Dr. M. is a funny woman. When she interviews potential technicians, she knows not to ask illegal questions, such as marital status, ethnic origin and age.
Yet without blinking an eye, she asks possible hires if they have a spleen.
This was so intriguing to me that of course I had to investigate. Our colleague explained: “I read once in a human morbidity and mortality review that if you do not have your spleen and you are bitten by a dog, the bite has the potential to be fatal. There have been reports of deaths in spleen-less people because of the organ’s role in our immunity. Since I’ve read this article, I thought I should make sure any potential technician does own a spleen.”
Indeed, an old JAVMA article* describes dysgonic fermenter-2 infections. Since then, the “fastidious, gram-negative, opportunistic” bacterium was renamed Capnocytophaga canimorsus.
More recently, Scott Weese, DVM, DACVIM, has written about this topic in his excellent blog (wormsandgermsblog.com). His is an associate professor in the Department of Pathobiology at the University of Guelph, Ontario. Simply said, our internist has become an infectious disease specialist.
Here how he describes the evolution of a minor bite that “barely broke the skin.”
“(…) Two days later, Mr. Moore thought he had the flu. The next day, he was worse and went to the hospital. By the time he arrived, his face and body had a bluish tint. He was asked about the scar on his abdomen and he told the hospital staff it was from his spleen having been removed. (…) The medical staff couldn’t pinpoint the problem right away, but hopefully Capnocytophaga was a leading thought. Mr. Moore was critically ill by this point with multiple failing organs. He was admitted to ICU, became septic (…) and was put on a ventilator. His hand had to be amputated, as did both legs below the knee and three fingers on the remaining hand. But he survived.”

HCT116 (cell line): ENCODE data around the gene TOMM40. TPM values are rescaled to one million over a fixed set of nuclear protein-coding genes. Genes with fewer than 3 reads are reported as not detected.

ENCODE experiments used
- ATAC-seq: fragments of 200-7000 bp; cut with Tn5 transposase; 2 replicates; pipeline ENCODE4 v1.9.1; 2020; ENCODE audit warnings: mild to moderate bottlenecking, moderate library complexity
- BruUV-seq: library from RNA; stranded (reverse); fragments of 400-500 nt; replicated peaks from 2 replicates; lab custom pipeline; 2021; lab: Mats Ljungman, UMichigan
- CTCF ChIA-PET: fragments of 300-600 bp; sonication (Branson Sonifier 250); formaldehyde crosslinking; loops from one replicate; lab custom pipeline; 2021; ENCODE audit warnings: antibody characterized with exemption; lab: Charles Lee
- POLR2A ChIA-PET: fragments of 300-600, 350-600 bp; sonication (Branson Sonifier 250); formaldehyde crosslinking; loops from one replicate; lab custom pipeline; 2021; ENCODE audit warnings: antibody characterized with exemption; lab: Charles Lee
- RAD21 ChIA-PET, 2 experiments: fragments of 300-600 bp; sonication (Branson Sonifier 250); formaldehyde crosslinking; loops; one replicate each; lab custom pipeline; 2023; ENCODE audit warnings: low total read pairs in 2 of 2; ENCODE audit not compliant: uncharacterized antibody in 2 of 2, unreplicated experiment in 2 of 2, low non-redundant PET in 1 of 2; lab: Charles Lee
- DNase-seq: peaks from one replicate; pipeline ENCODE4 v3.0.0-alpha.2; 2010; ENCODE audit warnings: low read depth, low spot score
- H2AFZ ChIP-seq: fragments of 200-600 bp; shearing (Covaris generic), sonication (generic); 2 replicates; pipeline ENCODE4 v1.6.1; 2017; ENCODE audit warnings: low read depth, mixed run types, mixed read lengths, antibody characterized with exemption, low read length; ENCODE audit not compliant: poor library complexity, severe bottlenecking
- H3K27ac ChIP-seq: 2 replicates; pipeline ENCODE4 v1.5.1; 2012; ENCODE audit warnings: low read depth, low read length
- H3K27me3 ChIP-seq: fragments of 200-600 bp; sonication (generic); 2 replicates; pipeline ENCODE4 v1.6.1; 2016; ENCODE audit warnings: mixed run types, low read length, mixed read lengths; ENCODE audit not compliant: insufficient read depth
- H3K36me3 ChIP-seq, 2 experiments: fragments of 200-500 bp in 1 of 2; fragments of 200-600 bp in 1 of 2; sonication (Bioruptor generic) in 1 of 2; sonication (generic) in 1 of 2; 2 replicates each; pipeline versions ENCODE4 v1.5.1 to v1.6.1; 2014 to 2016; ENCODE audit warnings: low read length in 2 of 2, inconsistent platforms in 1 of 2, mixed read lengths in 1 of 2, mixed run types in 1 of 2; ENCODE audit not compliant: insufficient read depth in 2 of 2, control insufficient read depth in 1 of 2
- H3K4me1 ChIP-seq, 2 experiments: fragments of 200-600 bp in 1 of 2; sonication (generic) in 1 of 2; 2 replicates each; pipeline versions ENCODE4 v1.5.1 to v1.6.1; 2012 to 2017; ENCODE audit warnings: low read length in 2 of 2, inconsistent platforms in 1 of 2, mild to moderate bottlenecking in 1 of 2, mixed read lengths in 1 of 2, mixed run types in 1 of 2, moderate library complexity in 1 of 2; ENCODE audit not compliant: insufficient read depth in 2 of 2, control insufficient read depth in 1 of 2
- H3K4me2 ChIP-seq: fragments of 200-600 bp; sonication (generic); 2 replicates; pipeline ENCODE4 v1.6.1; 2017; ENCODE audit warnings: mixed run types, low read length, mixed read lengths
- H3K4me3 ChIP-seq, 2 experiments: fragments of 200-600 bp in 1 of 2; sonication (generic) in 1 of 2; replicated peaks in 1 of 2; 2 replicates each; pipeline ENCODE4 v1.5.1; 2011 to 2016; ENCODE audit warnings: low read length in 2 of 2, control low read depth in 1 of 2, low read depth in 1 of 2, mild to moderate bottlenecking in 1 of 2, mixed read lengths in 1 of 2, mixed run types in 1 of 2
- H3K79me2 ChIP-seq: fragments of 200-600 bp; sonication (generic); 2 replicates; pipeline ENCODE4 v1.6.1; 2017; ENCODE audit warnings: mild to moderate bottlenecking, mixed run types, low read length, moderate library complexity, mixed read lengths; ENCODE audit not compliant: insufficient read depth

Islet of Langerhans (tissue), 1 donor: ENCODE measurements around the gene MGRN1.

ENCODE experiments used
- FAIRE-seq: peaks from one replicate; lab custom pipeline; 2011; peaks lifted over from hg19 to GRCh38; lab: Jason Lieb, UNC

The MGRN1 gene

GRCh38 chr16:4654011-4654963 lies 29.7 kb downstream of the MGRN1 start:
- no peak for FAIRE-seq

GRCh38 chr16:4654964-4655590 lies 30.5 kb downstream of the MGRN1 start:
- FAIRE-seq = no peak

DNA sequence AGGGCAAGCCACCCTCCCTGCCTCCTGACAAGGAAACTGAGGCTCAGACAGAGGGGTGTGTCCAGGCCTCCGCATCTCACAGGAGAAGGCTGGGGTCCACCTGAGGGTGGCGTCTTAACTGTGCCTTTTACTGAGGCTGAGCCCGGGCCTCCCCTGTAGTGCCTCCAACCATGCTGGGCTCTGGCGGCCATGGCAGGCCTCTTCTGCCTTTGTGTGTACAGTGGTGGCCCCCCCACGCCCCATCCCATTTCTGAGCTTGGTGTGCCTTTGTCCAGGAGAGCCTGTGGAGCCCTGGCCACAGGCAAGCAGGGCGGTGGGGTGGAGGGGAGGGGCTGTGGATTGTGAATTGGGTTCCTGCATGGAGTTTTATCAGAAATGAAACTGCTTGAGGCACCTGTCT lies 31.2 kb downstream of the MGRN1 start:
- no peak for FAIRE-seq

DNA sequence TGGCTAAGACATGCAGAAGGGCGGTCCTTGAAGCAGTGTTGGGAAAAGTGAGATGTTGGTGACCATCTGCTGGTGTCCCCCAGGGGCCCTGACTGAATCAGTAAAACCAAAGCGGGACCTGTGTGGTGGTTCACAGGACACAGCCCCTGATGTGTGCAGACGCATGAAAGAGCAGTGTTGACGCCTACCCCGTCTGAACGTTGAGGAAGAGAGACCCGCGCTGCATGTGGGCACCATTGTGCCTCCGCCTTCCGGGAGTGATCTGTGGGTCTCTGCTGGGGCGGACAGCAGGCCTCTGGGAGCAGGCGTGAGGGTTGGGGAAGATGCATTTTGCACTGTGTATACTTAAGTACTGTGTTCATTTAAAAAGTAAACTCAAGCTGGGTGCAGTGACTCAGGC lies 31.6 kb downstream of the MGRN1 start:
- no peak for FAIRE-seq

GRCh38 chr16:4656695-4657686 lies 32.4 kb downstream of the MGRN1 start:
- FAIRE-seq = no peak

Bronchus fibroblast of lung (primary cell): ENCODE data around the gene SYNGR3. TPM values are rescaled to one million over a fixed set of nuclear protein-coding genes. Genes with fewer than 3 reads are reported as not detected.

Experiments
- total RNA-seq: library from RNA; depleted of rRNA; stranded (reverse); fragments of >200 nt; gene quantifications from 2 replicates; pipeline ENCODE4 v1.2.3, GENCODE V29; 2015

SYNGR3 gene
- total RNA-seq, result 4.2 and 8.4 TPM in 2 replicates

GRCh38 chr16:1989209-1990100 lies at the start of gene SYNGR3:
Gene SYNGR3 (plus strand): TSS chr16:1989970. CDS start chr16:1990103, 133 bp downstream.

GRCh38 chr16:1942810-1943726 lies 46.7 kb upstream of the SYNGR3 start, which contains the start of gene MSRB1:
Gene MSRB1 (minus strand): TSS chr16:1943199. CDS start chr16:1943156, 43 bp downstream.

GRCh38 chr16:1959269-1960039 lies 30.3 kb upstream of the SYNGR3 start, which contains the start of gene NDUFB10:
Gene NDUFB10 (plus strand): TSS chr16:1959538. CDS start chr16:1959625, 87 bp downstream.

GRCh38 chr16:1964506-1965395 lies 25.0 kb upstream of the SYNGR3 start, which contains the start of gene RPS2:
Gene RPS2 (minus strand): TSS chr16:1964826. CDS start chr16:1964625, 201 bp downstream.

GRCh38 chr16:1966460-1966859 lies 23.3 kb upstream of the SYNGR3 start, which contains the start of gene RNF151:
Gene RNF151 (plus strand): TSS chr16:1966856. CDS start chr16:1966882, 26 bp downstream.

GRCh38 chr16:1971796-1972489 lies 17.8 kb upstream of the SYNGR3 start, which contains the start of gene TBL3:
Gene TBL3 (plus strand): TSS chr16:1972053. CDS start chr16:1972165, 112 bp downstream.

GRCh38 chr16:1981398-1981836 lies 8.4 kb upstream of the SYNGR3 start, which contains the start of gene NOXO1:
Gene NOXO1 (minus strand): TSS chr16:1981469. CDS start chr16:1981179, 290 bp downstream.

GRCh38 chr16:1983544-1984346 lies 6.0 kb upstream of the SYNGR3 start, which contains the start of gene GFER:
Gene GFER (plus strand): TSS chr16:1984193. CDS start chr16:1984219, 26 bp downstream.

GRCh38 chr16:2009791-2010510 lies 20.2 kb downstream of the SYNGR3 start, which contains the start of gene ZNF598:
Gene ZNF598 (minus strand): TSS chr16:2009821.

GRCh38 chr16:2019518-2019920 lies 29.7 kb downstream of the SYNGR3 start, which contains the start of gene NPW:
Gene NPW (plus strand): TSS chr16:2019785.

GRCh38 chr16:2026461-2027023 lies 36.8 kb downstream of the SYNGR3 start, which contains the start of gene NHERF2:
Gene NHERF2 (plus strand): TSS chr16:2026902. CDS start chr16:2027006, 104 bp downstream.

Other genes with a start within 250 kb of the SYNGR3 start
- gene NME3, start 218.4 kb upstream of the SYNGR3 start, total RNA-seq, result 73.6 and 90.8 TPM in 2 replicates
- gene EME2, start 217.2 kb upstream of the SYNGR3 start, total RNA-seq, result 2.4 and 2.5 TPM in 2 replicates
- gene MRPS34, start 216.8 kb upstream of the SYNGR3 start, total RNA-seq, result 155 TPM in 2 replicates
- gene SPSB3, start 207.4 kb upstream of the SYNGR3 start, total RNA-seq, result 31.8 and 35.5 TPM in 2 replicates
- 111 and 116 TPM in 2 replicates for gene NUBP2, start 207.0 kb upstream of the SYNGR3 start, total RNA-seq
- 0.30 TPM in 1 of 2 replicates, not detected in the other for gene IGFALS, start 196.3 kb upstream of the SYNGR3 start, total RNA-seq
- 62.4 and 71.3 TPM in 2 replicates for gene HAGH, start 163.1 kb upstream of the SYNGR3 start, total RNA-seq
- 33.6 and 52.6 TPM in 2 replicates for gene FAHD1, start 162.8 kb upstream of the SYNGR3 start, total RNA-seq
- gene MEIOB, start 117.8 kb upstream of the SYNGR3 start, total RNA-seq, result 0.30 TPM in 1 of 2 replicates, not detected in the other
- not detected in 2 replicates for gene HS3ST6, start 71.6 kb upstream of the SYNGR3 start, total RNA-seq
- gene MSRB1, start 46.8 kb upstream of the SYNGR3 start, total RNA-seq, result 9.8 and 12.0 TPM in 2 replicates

Capnocytophaga can actually be found in the mouth of a many perfectly healthy dogs.
Dr. Weese shares some general advice for people who don’t have working spleens:
• Talk to your physician or an infectious disease specialist about the risks associated with animal contact (including pets).
• In general, you do not need to give up your pets. The risk of infection may be increased, but the risks can be minimized in most situations, and the risks are often outweighed by the beneficial aspects of pet ownership.
• Be wary of any possible exposure to an infectious disease, and be diligent about infection control precautions. If you are bitten by an animal of any kind, see a doctor as soon as possible.
• Make sure your pets do not touch any open wounds you may have. In particular, do not let a dog lick skin that is damaged in any way. Since Capnycytophaga is commonly carried in the mouths of healthy dogs, licking in general should be discouraged.
• Don’t feed your pet raw meat or raw treats, because this increases the risk exposure to Salmonella from your pet’s stool.
• Be very careful when handling stool to avoid contaminating yourself or other objects/surfaces. If you have a cat, ideally its litter box(es) should be changed by someone else.
• Always wash your hands well (and frequently) after contact with pets and pet foods, including dry commercial pet food (kibble).
Dr. Weese concludes: “People who have had their spleens removed or who have non-functional spleens are at much greater risk for various infections, such as Capnocytophaga infections. No one should be allowed to leave a hospital after having their spleen removed without a letter saying, among other things, if you are bitten by a dog, get thee to a physician (pronto)! If you don’t have a functioning spleen, make sure you know the risks and how to protect your health.”
So please remember: dog bite + no spleen = danger.
* J.R. August.”Dysgonic fermenter-2 infections.” JAVMA 1988, Vol. 193, N. 12, p. 1506-1508.